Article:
The Latin word castra, with its singular castrum, was used by the ancient Romans to mean buildings or plots of land reserved to or constructed for use as a military defensive position. The word appears in both Oscan and Umbrian as well as in Latin. It may have descended from Indo-European to Italic...

, the courthouse (tribunal) of his judiciary, or the city hall of his provincial governorship.

History of the title


The Classical-era authors do not describe the events leading to the Praetor title origination; the title and the magistracy existed in the time of Titus Livius, the chief Republican historian. The writings of the Republican statesman and attorney, Marcus Tullius Cicero, explored the philosophy and uses of the term praetor.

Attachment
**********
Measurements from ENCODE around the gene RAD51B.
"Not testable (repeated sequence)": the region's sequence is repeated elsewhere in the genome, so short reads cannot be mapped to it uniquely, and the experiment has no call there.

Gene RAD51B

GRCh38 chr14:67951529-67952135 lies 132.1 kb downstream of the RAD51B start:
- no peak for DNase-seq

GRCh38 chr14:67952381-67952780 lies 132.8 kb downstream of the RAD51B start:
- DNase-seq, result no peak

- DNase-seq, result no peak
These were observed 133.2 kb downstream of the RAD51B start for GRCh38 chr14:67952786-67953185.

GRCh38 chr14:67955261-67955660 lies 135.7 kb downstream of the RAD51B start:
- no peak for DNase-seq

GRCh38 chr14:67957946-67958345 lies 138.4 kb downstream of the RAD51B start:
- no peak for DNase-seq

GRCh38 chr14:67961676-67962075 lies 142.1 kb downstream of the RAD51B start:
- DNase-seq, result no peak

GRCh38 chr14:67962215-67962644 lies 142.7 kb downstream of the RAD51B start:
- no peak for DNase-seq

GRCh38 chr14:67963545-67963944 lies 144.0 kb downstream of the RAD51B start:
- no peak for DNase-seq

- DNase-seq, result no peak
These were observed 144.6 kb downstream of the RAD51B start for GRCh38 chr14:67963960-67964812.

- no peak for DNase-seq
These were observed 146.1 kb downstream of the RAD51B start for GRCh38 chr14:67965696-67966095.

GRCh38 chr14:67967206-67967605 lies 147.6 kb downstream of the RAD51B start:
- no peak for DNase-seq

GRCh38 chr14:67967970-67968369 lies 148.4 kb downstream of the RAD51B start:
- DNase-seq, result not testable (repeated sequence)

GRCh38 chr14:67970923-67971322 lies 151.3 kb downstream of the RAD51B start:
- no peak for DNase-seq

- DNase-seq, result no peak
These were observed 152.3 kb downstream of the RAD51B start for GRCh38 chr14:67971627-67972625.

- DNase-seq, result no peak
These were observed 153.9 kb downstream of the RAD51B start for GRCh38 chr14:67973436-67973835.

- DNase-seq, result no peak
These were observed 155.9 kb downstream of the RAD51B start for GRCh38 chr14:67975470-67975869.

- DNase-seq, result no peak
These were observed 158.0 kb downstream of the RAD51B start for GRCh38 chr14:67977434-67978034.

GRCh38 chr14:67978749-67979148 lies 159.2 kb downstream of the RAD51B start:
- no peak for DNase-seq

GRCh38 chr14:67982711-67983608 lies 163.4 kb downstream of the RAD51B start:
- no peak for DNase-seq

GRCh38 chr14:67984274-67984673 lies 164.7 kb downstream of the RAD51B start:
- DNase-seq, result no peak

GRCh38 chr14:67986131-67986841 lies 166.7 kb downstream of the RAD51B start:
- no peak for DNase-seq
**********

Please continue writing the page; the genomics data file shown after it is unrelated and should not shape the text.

The prefix prae is a good indication that the title-holder was prior, in some way, in society. Livy mentions that the Latini were led and governed in warfare by two of them and the Samnites by one. A dictator
Dictator
A dictator is a ruler who assumes sole and absolute power but without hereditary ascension such as an absolute monarch. When other states call the head of state of a particular state a dictator, that state is called a dictatorship...

 was called the praetor maximus. The use of the adjectives (praetorius, praetoricius, praetorianus) in a large number of circumstances testify to a general sense. The leadership functions of any corporate body at Rome might be termed praetorial.

The praetoria potestas in Republican Rome was at first held by the consul
Consul
Consul was the highest elected office of the Roman Republic and an appointive office under the Empire. The title was also used in other city states and also revived in modern states, notably in the First French Republic...